When I adopted a more generous disposition, the anthology’s merits shone through. The editors manage some neat juxtapositions: Elizabeth Glenn-Copeland’s realization that she may need to sell her house and “will never again have a home” is followed by Josh Quirion’s lament that he forgot his running shoes in his office during the abrupt transition to telework. The disjuncture is effective, the pathos of one and the banality of the other a reminder of how unequal our experiences have been. Some entries are perhaps “doggerel,” yet others are witty, poetic, even striking. Deborah Ostrovsky’s story of being hospitalized with pneumonia comes to mind, as does Caroline Vu’s piece that connects anti-Asian violence over the “China virus” to her Connecticut childhood during the Vietnam War.

It’s Nisha Coleman’s reflection on the surge of online material in those early weeks, however, that spells out the raison d’être of this collection. In it, she describes “a clear and urgent desire to share. Not masterpieces, not carefully crafted content. Perfection wasn’t the point. The point, it seemed, was simply connecting.” As a record of that shared impulse, Chronicling the Days deserves its print run.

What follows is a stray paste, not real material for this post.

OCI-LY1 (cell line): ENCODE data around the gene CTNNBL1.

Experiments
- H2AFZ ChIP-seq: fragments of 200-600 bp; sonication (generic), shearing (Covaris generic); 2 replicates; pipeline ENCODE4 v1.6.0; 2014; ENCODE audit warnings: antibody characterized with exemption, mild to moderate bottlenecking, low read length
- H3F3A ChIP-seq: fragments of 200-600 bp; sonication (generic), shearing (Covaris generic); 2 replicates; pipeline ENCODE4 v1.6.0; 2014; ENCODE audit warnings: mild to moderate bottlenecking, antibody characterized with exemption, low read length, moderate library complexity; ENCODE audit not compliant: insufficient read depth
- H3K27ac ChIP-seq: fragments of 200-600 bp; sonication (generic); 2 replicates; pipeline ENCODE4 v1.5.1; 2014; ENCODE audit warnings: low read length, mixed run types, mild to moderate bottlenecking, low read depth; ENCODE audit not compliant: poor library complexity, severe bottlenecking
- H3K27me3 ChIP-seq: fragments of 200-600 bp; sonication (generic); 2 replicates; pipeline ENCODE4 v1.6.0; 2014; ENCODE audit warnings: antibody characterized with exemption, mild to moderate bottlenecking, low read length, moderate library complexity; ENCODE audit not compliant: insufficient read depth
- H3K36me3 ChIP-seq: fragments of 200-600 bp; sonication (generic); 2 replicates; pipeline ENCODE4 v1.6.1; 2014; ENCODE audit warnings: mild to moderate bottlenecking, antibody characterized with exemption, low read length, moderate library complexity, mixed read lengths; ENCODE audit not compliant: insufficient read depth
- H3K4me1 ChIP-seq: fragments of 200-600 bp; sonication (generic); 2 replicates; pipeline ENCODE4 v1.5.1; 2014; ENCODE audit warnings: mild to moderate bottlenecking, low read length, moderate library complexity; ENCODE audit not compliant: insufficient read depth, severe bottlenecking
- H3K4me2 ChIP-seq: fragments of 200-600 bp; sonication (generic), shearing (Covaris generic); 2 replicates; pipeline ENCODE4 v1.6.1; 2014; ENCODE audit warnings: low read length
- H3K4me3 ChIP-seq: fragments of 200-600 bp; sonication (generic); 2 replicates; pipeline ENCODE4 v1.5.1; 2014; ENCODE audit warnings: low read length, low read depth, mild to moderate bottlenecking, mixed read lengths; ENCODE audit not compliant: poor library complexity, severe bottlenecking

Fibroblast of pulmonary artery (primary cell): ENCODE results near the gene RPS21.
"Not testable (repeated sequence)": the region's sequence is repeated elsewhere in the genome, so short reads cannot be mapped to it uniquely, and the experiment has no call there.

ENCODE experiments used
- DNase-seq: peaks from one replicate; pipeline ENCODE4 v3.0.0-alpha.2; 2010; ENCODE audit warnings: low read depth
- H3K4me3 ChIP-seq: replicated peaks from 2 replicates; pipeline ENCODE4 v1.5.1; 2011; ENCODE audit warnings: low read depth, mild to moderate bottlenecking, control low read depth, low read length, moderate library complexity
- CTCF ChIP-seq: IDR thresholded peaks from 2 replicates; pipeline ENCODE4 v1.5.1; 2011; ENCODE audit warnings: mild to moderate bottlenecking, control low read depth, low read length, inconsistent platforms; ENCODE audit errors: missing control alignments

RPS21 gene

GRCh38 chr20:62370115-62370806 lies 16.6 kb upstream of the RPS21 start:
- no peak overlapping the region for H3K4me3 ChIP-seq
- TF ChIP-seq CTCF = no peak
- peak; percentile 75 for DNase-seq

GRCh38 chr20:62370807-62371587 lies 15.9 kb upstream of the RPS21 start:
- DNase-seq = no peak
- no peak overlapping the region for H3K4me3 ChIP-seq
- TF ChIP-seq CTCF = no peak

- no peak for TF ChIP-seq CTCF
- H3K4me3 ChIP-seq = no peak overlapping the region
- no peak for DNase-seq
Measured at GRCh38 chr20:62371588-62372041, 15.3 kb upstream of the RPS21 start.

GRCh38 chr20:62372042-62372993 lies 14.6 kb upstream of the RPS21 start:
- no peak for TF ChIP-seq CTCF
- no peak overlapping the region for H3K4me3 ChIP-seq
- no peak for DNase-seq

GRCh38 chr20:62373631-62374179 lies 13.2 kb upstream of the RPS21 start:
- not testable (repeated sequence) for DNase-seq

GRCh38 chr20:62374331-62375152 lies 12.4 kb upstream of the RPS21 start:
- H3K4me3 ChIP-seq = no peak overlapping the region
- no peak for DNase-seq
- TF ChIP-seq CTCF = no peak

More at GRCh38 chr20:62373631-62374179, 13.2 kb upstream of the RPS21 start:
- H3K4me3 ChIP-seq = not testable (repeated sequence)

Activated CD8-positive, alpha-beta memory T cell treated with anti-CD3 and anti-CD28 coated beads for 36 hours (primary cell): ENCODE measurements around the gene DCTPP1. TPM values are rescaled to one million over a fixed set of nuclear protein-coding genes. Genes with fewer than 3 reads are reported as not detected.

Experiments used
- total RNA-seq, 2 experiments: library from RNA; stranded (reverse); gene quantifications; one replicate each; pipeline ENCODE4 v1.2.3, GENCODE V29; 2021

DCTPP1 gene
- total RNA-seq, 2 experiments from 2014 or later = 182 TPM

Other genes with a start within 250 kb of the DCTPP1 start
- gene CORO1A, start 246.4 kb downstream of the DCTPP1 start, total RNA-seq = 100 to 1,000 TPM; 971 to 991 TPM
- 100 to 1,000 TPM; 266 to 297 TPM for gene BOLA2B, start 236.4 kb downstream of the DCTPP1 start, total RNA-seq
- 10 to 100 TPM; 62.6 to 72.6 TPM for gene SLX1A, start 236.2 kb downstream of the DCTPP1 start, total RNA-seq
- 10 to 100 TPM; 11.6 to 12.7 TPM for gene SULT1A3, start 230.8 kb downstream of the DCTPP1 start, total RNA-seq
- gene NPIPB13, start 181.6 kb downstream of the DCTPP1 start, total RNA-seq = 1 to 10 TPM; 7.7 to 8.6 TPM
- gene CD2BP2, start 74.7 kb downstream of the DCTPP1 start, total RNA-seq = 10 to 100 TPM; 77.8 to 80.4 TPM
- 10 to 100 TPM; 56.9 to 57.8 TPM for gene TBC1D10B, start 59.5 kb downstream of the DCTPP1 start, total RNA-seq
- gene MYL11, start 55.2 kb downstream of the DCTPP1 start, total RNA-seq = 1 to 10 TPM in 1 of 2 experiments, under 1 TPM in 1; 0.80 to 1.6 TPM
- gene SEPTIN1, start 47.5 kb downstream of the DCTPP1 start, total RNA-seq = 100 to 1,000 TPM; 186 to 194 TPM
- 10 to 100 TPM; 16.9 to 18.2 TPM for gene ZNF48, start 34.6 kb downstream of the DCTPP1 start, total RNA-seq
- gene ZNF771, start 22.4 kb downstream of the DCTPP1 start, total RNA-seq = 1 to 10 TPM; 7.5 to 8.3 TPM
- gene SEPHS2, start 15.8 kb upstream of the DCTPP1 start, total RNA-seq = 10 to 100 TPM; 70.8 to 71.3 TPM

There is another, even stronger argument in the anthology’s favour, though: its readerly moment may not yet have come. As with any time capsule, the minutiae of the early days will likely grow more interesting with distance, when such a work will add texture to dispassionate headlines and statistics. I trust the internet for dissemination but not for preservation, so go ahead and make some books. And make them hyper-local, since the local is all we’ve experienced under the travel bans and regionally targeted health measures. Twenty years from now, if a young person asks me about my memories of this time, I suspect I’ll echo Brian Campbell and evoke “a cloud of low-grade depression . . . a suffocating ‘meh.’ ” Or I might opt for another monosyllable —“ugh”— and change the subject. Projects like this will remind us and convey to those future readers that, once, we all had so much more to say.

Amanda Perry teaches literature at Concordia University and Champlain College Saint-Lambert.